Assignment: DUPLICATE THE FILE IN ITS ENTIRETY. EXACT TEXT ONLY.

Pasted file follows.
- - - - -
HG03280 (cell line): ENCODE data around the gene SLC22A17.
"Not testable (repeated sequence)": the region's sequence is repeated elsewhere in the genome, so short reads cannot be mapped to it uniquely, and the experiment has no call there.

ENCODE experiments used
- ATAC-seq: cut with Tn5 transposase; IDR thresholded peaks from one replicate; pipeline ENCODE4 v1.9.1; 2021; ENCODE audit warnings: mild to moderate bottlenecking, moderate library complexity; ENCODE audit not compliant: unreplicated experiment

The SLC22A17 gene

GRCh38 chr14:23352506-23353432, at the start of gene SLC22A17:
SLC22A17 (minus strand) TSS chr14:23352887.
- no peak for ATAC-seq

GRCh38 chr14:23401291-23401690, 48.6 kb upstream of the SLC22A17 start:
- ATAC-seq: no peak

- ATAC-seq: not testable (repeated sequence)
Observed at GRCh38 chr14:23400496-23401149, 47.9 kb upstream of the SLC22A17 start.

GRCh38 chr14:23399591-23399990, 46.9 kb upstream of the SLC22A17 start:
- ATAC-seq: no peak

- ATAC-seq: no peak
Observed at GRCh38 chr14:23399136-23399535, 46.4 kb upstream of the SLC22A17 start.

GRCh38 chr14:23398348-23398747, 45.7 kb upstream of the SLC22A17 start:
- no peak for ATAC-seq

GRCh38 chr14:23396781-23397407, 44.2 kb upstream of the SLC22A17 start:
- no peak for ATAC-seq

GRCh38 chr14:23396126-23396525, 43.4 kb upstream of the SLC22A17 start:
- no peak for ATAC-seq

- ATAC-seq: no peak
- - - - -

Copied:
HG03280 (cell line): ENCODE data around the gene SLC22A17.
"Not testable (repeated sequence)": the region's sequence is repeated elsewhere in the genome, so short reads cannot be mapped to it uniquely, and the experiment has no call there.

ENCODE experiments used
- ATAC-seq: cut with Tn5 transposase; IDR thresholded peaks from one replicate; pipeline ENCODE4 v1.9.1; 2021; ENCODE audit warnings: mild to moderate bottlenecking, moderate library complexity; ENCODE audit not compliant: unreplicated experiment

The SLC22A17 gene

GRCh38 chr14:23352506-23353432, at the start of gene SLC22A17:
SLC22A17 (minus strand) TSS chr14:23352887.
- no peak for ATAC-seq

GRCh38 chr14:23401291-23401690, 48.6 kb upstream of the SLC22A17 start:
- ATAC-seq: no peak

- ATAC-seq: not testable (repeated sequence)
Observed at GRCh38 chr14:23400496-23401149, 47.9 kb upstream of the SLC22A17 start.

GRCh38 chr14:23399591-23399990, 46.9 kb upstream of the SLC22A17 start:
- ATAC-seq: no peak

- ATAC-seq: no peak
Observed at GRCh38 chr14:23399136-23399535, 46.4 kb upstream of the SLC22A17 start.

GRCh38 chr14:23398348-23398747, 45.7 kb upstream of the SLC22A17 start:
- no peak for ATAC-seq

GRCh38 chr14:23396781-23397407, 44.2 kb upstream of the SLC22A17 start:
- no peak for ATAC-seq

GRCh38 chr14:23396126-23396525, 43.4 kb upstream of the SLC22A17 start:
- no peak for ATAC-seq

- ATAC-seq: no peak